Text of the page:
Between the Folds premiere on PBS

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Origami is as ephemeral as art gets - delicate paper, with no more than creases and physics to maintain its shape. It's also the ideal art form for blurring the boundary between art and science, because it's all about geometry. You could argue that the origami medium is math, just as much as it's paper.

That's why Between the Folds, a documentary film by Vanessa Gould about origami-happy artists, mathematicians and scientists "working in the shadows between art and math," is such a success: the connections between math, science, art and paper aren't strained at all, so you can sit back and enjoy the ride.

Check out the PBS promo teaser (less than a minute long):

The filmmakers spend a surprising amount of time on interviews with the origamists, rather than slideshows of their work. And that angle makes sense, because while the work will leave you impressed (and hitting rewind/pause on your TiVo), it's even more interesting to watch how the eccentric personalities of the origamists are expressed in their diverse styles of folding. Eric Joisel is a French artist whose tiny elfin sculptures involve thousands of folds - he admits his dedication to the art form makes him "le masochist". Vincent Floderer, an "avant-garde" origami artist who uses "the crumpling technique," sees his form of paper-folding as "abandoning the imposition of order." No sequential numbered diagrams for him!

The other end of the order/chaos extreme is represented by Chris Palmer (no relation), who creates rigorous and complex geometric arrays, used to live in a cave in Grenada, and is joined by a friendly squirrel during his interview. Then there's MIT's youngest professor ever, the ponytailed computer scientist Erik Demaine, who was homeschooled in math, computer science, and origami by his dad (who looks disturbingly like an older version of him, ponytail and all). Between the Folds is an eccentric and unpredictable little film, full of eccentric, fascinating souls.

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I enjoyed this film very much, and highly recommend it. The only real downside is that the film's narration leaves a bit to be desired, reaching a bit too often for the kind of easy platitudes we've all heard about science and art. (Where is Stephen Fry when you really need him?) My advice is to ignore the narration, because the visuals and the interviews do the heavy lifting. Just enjoy the origami - it's well worth it. Best of all, the supporting PBS website includes a handy list of the artists featured in the film - like physicist and "hyper-realist" Robert Lang, responsible for the scorpion below, and many other detailed insects - which makes it easy to get online and go straight to more of their work. Trust me, you're going to want to!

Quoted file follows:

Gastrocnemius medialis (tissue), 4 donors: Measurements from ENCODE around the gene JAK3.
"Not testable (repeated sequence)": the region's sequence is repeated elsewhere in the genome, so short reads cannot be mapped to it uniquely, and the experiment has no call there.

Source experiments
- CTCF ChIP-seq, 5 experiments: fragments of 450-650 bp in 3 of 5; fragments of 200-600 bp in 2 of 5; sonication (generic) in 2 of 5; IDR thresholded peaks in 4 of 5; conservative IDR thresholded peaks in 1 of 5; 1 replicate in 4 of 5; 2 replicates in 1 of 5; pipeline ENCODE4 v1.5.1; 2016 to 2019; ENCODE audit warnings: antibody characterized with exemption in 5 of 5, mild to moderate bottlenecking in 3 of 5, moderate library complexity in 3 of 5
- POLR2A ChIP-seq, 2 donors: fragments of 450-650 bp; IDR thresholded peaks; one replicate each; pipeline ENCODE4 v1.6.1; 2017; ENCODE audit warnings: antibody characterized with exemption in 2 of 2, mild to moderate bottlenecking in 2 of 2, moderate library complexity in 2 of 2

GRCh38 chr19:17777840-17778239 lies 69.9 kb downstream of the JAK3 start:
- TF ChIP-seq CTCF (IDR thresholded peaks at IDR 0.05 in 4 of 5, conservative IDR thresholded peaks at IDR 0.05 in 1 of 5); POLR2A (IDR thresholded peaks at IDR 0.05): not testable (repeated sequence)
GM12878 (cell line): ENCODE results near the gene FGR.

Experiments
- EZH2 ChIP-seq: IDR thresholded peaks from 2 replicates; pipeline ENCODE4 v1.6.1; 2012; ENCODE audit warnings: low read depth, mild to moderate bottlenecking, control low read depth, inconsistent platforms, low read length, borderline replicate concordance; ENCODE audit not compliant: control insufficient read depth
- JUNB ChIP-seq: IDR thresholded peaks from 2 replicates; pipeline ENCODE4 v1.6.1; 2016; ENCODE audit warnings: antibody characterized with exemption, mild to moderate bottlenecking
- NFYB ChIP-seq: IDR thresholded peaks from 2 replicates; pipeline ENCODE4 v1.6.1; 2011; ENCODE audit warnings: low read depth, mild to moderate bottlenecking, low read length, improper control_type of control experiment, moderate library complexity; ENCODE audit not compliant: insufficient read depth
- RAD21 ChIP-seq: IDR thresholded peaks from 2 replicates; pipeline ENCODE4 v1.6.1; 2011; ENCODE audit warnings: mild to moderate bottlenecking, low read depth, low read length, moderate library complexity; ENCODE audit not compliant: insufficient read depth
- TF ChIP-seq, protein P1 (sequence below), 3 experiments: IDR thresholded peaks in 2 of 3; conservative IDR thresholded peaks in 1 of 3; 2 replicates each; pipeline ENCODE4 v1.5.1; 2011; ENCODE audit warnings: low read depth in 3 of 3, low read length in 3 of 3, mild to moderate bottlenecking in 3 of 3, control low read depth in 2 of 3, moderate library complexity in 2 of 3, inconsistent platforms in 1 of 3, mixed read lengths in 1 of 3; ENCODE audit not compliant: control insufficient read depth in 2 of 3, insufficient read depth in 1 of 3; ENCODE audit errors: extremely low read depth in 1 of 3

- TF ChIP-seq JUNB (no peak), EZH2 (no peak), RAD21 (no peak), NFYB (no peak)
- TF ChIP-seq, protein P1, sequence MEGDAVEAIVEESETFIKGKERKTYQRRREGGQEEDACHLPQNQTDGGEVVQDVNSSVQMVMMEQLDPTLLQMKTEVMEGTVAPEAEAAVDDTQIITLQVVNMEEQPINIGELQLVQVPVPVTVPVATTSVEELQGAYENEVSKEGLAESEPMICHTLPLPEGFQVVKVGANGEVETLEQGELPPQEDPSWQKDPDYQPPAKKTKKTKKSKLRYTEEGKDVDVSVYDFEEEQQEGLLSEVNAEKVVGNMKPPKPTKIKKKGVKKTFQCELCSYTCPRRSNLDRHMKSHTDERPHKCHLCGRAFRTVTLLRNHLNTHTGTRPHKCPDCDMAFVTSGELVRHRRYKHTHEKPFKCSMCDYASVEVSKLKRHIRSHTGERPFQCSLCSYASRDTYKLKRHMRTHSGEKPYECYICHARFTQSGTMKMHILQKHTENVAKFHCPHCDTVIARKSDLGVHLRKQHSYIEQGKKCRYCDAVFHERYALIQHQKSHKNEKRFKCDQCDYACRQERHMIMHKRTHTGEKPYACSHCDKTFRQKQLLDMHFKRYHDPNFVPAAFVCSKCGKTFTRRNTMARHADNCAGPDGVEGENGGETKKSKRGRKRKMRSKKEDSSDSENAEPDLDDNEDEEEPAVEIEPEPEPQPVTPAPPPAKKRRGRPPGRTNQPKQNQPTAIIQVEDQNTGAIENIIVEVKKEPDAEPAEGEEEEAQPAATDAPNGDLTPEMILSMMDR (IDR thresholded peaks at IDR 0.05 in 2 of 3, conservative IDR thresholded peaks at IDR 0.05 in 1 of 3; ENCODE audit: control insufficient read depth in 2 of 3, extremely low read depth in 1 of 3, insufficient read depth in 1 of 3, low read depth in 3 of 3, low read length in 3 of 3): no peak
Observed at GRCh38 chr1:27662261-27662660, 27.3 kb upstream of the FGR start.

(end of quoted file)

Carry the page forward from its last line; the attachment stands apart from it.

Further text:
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Between the Folds premieres on PBS this Tuesday at 10pm in most areas. Thanks to the folks at Independent Lens for giving me a chance to preview this great little film!

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Will watch. Adrian, Robert Lang's video is a good introduction.

Hi. I've applied & taken a test for the U.S. Census Bureau. The test was a little trickier than I anticipated, although I scored 20 out 21 in a 28 question test(in less than 26 minutes). Furthermore, my own vision is not as good as I thought it was and deplore wearing glasses or contacts. I will NOT let a surgeon with credentials for HARVARD MEDICAL school, even if he/she graduated Magna/Summa Cum Laude. I need to figure out how to multiply and add numbers into small boxes very, very neatly.
Should anyone have any advice please feel free to email me at Scotty bergsd@gmail.com
Thank You,
Scotty

By Scott Berg (not verified) on 09 Dec 2009 #permalink

this is awsome im only 11 and i bet everybody else thats posting is older than me but i think this web pg. wil give me some great info.